WENDELL WALLACH: What has fascinated me about this is the extent to which we can turn to past traditions and perhaps reformulate them and revitalize them for the present and the extent to which that might be inadequate.

I get very caught up in the question of: Well, how much is it just getting people thinking about virtues and character development again, and all these qualities that are going to be very hard, if not impossible, to imbue in our technologies and, therefore, there is a really important role for humans in both the present and the future development of these technologies? Or whether we need to be reformulating how we think of ethics more generally and perhaps bring in totally new elements that have not been given adequate expression so far?

How do you see that, particularly given that you have played such a prominent role in re-enlivening the attention that virtue ethics deserves?

SHANNON VALLOR: I think my interest is in understanding ethics as a form of creative response to the world and the challenges that it presents, so I don't think ethics is something fixed.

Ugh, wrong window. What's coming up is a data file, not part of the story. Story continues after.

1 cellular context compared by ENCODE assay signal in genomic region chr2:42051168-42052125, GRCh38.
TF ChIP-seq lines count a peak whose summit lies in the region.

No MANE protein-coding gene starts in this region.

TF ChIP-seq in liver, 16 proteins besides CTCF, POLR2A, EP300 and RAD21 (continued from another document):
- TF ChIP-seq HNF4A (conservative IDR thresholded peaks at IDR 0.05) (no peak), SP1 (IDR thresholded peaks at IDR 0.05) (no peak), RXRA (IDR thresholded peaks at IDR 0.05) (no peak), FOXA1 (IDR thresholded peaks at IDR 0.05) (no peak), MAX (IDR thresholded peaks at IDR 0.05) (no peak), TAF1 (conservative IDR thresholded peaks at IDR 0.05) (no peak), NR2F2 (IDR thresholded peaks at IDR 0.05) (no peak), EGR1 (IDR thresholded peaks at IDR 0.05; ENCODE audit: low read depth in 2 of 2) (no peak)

One of the things I wrote about in my first book was the fact that the ethics of past eras won't serve us today—even though I'm diving into those old texts in the book to reclaim these more fundamental practices—but the world that they describe is a good world, and the world that they have developed notions of virtue in order to protect and preserve is not a world that we can have in the 21st century. We are not able to support 8 billion people by going back to living like the ancient Greeks or 6th-century Confucians. This is not going to be the way that we provide for human flourishing and planetary flourishing in the 21st century.

So we need to free ourselves to be able to think about new ethical visions, but we also have to think about where our current ethical vision is failing us and confront that honestly. I think it's failing us—I will focus on three areas: